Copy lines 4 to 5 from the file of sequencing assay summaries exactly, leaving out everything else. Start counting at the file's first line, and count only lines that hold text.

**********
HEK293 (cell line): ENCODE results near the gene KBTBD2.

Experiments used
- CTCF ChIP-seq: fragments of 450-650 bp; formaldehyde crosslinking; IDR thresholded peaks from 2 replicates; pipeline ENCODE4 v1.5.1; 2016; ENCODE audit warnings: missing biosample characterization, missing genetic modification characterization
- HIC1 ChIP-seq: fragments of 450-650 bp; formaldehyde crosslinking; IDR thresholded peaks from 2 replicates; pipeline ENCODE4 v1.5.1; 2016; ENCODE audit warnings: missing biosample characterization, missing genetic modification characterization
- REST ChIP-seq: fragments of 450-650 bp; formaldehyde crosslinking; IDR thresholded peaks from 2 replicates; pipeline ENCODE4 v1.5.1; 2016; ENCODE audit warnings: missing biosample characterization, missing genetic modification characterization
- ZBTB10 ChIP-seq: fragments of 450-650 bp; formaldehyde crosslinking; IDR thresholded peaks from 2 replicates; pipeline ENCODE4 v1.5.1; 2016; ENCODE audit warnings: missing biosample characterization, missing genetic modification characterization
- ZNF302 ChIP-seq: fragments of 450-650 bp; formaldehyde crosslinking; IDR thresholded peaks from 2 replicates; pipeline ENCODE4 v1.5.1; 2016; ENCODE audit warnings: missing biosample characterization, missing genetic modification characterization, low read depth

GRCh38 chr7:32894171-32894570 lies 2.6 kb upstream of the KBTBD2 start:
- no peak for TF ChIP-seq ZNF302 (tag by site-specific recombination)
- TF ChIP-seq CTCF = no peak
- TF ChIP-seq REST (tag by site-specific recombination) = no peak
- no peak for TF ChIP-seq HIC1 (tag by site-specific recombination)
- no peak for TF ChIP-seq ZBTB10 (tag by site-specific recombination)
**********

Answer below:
- HIC1 ChIP-seq: fragments of 450-650 bp; formaldehyde crosslinking; IDR thresholded peaks from 2 replicates; pipeline ENCODE4 v1.5.1; 2016; ENCODE audit warnings: missing biosample characterization, missing genetic modification characterization
- REST ChIP-seq: fragments of 450-650 bp; formaldehyde crosslinking; IDR thresholded peaks from 2 replicates; pipeline ENCODE4 v1.5.1; 2016; ENCODE audit warnings: missing biosample characterization, missing genetic modification characterization